|Jmol-3D images||Image 1|
|Molar mass||190.24 g/mol|
218 °C at 2 mmHg
| (what is: / ?)
Except where noted otherwise, data are given for materials in their standard state (at 25 °C, 100 kPa)
Cytisine, also known as baptitoxine and sophorine, is a toxic alkaloid that occurs naturally in several plant genera, such as Laburnum and Cytisus of the family Fabaceae. Despite its toxicity (LD50 i.v., in mice ~2 mg/kg), it has been used medically to help with smoking cessation: it is less effective but much cheaper than similar products. Its molecular structure has some similarity to that of nicotine and it has similar pharmacological effects. Excessive doses can interfere with breathing and cause death.
Plant species that contain cytisine are found in several genera of the Faboideae subfamily of the Fabaceae family, including Laburnum, Anagyris, Thermopsis, Cytisus, Genista, Retama and Sophora. Cytisine is also present in Gymnocladus of the Caesalpinioideae subfamily.
Māmane (Sophora chrysophylla) can contain amounts of cytisine that are lethal to most animals. The palila (Loxioides bailleui, a bird), Uresiphita polygonalis virescens and Cydia species (moths), and possibly sheep and goats are not affected by the toxin for various reasons, and use māmane, or parts thereof, as food. U. p. virescens caterpillars are possibly able to sequester the cytisine to give themselves protection from getting eaten; they have aposematic coloration which would warn off potential predators.
Cytisine is an acetylcholine agonist, and has strong binding affinity for the nicotinic acetylcholine receptor. As a pharmaceutical preparation, it is available for the treatment of tobacco smoking. It is extracted from the seeds of Cytisus laborinum L. (Golden Rain acacia) and has been available in former socialist economy (FSE) countries for more than 40 years as an aid to smoking cessation under the brand name Tabex produced by the Bulgarian pharmaceutical company Sopharma AD. It was first marketed in Bulgaria in 1964 and then became widely available in FSE countries. The synthetic drug varenicline, which has some structural and pharmacological similarities to cytisine, was approved in 2006 as a smoking cessation drug.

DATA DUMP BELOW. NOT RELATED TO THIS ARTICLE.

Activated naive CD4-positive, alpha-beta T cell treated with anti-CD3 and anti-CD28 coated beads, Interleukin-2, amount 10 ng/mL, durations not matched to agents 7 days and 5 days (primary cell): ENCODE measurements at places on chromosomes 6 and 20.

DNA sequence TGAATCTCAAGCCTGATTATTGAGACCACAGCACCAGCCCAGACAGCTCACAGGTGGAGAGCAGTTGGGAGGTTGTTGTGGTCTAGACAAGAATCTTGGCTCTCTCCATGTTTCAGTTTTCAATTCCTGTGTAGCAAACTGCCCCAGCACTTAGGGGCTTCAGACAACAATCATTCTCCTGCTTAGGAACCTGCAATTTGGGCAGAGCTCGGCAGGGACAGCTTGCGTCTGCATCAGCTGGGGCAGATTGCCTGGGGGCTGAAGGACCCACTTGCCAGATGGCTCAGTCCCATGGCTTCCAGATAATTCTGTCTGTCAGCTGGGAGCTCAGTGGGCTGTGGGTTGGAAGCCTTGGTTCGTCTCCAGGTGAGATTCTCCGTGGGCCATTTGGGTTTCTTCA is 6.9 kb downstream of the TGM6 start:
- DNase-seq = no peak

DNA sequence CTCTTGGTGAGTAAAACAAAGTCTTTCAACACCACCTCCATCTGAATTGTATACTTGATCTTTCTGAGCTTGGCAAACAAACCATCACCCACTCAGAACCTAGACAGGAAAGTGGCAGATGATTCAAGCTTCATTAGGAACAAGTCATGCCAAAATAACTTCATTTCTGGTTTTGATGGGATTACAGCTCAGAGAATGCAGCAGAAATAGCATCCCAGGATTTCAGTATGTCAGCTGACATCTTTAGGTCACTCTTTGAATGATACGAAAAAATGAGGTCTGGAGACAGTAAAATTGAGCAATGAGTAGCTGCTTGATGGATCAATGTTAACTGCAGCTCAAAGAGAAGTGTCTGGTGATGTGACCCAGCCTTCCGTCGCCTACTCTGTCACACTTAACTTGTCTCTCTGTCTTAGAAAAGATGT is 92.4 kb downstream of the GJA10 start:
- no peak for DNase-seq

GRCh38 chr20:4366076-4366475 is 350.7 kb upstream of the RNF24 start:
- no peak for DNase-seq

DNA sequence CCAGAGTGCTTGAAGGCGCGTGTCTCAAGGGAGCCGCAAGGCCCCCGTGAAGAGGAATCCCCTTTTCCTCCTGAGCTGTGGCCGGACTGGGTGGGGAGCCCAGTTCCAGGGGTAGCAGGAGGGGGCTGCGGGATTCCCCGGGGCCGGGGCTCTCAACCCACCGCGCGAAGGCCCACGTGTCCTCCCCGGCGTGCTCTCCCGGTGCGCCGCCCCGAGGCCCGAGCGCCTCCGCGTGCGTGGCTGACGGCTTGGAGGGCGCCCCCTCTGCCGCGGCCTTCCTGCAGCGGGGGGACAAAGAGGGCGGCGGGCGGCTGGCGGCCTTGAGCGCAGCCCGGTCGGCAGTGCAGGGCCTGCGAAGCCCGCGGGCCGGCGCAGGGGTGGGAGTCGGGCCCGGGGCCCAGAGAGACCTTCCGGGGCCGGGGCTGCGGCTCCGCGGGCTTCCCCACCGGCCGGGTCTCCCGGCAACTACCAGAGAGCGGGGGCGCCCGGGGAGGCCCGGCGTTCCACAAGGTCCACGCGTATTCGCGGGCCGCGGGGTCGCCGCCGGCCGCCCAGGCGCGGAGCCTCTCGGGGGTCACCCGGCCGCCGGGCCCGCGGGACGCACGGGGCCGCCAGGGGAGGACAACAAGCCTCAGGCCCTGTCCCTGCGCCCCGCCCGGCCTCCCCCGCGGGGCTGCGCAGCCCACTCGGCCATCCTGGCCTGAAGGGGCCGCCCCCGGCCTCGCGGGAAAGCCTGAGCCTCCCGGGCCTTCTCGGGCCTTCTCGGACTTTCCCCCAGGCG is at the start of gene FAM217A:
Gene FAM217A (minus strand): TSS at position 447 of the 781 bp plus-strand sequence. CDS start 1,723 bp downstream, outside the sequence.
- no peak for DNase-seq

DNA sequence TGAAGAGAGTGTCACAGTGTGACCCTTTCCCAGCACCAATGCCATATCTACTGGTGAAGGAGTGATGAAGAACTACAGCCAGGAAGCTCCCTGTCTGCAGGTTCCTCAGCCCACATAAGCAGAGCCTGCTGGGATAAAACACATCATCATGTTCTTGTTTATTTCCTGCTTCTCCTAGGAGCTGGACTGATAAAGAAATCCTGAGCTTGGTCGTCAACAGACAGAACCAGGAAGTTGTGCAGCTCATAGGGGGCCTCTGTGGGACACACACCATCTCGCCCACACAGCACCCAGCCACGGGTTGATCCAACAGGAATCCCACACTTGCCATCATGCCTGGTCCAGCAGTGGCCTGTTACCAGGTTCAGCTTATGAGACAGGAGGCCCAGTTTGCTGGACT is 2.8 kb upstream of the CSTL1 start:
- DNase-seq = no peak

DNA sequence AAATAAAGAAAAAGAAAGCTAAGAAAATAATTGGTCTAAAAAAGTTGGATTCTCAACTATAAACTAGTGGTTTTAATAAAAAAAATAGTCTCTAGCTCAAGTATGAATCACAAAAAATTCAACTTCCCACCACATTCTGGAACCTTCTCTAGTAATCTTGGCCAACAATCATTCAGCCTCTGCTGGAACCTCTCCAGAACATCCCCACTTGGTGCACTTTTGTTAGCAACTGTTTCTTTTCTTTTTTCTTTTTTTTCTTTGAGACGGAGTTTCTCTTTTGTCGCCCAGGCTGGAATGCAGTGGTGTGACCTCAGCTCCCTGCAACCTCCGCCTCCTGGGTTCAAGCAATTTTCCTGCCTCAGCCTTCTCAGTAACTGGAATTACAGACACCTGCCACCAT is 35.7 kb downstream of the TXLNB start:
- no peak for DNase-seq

In 2011, a randomized controlled trial with 740 patients found cytisine improved 12-month abstinence from nicotine from 2.4% with placebo to 8.4% with cytisine. A 2013 meta-analysis of eight studies demonstrated that cytisine has similar effectiveness to other smoking cessation drugs already licensed in the US.
Plants containing cytisine, including the common broom and mescalbean, have also been used recreationally. Positive effects are reported to include a mild intoxication and heightened awareness of color. However, this practice is not recommended, since negative side effects can include nausea, vomiting, convulsions, heart pain, headache and, in larger doses, even death via respiratory failure.
- The Merck Index, 10th Ed. (1983) p.402, Rahway: Merck & Co.
- Banko, P. C.; Cipollini, M. L.; Breton, G. W.; Paulk, E.; Wink, M.; Izhaki, I. (2002). "Seed chemistry of Sophora chrysophylla (mamane) in relation to diet of specialist avian seed predator Loxioides bailleui (palila) in Hawaii". Journal of Chemical Ecology 28 (7): 1393. doi:10.1023/A:1016248502927. PMID 12199503.
- West et al (2011). "Placebo-Controlled Trial of Cytisine for Smoking Cessation". NEJM 365 (13): 1193–1200. doi:10.1056/NEJMoa1102035.
- Hajek, McRobbie and Myers (25 Feb 2013). "Efficacy of cytisine in helping smokers quit: systematic review and meta-analysis". Thorax. doi:10.1136/thoraxjnl-2012-203035.
- Shaman Australis Cytisine pharmacology and information on substance availability in various plants.
- Cytisine Is Cheap And Effective In Helping Smokers Quit Information on treatment of tobacco smoking
- Tabex official website